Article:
This post is by Brian Halligan from HBR.org
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As I approach the 10-year anniversary of HubSpot, the marketing and sales software firm of which I’m CEO, I’ve been reflecting back on the decisions I’ve made — both right and wrong. There has been a fair share of both. I’ve also been considering how my decision-making process has evolved as the company moved from an early-stage startup to a growth-stage scale-up. Understanding my own evolution in decision making and the tools I use today may help spare other scale-up leaders some unwanted headaches.
Flip-flopping will cost you
In startup mode, I changed my mind all the time. Most decisions didn’t impact many people, so I didn’t hesitate to change course often. This became very problematic in scale-up mode: every time I changed my mind it impacted hundreds of employees and typically involved retooling lots of processes and systems. Over time, I learned that the cost of
your mind becomes huge as your startup scales up.
Optionality will also cost you
A closely related bad behavior is not making up my mind and keeping my options open. It’s hard to see at the time, but optionality has a hidden tax. Here’s an example. In the startup days of HubSpot, we argued for years about which target persona to pursue. Target personas go beyond the demographics and psychographics normally associated with target markets. Personas focus more on the specific needs, pain points, and buying process of your ideal prospects and customers. In HubSpot’s case, we were toggling between focusing on marketing manager types at midsize businesses and focusing on small business owners wearing multiple hats, including marketing.
I just didn’t make the call. My indecision meant the marketing and product teams had to serve multiple personas — and ended up creating middling solutions for each of them. Once we ripped off the Band-Aid and decided on one persona, the marketing and product teams could focus their efforts and craft the perfect solution. We delighted customers more, and our close and growth rates went through the roof.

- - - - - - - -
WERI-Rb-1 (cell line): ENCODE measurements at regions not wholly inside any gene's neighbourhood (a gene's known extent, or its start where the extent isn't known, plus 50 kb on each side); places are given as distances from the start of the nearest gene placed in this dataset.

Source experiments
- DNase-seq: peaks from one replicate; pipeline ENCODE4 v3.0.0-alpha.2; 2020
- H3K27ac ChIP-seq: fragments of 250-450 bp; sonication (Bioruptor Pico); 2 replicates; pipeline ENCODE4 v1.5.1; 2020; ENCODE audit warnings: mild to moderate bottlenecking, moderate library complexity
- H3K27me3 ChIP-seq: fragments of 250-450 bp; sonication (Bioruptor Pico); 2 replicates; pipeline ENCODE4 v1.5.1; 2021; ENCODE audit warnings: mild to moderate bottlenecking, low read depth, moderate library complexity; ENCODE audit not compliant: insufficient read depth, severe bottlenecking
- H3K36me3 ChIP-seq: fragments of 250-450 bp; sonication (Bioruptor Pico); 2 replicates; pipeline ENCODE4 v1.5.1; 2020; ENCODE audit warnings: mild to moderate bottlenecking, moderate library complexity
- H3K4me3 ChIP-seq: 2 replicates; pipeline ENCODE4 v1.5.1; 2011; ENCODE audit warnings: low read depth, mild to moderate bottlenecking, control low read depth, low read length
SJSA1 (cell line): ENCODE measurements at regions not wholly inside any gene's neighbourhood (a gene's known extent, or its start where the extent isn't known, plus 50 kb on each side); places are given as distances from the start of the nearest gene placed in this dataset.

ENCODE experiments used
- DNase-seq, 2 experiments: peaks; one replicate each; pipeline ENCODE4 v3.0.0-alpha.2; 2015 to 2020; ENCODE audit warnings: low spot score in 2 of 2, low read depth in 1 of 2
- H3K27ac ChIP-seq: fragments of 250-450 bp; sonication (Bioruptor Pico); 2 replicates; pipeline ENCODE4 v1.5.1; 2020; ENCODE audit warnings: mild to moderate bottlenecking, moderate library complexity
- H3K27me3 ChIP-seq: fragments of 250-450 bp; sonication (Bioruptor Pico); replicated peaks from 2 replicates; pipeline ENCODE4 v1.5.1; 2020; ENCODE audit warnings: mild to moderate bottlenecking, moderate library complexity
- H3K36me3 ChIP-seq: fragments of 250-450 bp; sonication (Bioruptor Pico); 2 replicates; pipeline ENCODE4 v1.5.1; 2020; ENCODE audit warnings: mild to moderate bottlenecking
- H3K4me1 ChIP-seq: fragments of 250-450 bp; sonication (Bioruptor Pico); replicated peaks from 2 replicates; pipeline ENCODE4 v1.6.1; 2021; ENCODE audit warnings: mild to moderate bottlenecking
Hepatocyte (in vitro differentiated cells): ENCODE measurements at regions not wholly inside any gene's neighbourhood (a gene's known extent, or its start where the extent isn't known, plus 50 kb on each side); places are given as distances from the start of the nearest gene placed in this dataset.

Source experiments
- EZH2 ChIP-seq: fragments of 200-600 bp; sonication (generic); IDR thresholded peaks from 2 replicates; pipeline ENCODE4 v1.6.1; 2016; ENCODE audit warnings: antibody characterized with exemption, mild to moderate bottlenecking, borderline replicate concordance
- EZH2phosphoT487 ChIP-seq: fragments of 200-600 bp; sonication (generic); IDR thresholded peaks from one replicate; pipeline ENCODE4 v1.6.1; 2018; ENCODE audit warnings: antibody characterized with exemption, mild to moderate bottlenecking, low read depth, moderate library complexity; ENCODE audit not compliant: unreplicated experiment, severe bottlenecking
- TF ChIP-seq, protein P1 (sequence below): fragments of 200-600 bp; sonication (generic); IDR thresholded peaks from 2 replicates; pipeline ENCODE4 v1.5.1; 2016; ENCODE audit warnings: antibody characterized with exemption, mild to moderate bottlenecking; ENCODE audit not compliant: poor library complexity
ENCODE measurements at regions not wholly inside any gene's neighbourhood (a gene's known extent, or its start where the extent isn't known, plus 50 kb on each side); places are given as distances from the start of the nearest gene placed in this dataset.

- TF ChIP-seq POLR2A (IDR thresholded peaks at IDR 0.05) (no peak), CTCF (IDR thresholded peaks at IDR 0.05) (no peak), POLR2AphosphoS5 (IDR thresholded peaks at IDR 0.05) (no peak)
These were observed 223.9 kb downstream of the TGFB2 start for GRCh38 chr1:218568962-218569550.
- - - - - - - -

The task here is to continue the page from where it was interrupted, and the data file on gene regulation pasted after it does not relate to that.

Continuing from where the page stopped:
As the company has grown, I’ve learned to listen carefully to all the inputs, engage in healthy debate with my team, take my time, make a decision, and “sail the ship.” Sailing the ship means that decisions are final. We put the sails up, send the boat out of the harbor, and there’s no turning around. I tell my team that I’ve heard their point of view and if someone disagrees, I’m sorry, but we’re ready to sail. The worst thing that can happen is people continuing to debate the issue when they’re on the losing side. It’s not always easy, but you need to make final decisions and not field arguments from the losing side.
Fast vs. right
In startup mode everything comes at you quickly, and you tend to react fast. If you’re a manager and make a wrong decision, you just roll it back. Simple. In scale-up mode, however, you have a choice: You can do things fast or you can do things right. There’s always a balance, but in scale-up mode you need to shift toward doing things right more often than doing things fast.
Stop making uninspired compromises
Nothing kills a scale-up like the uninspired compromise. The more managers sitting in the room with strong opinions and good arguments, the more likely you are to come up with an uninspired compromise. Everyone might be happy, but uninspired compromises tend to be conservative by nature.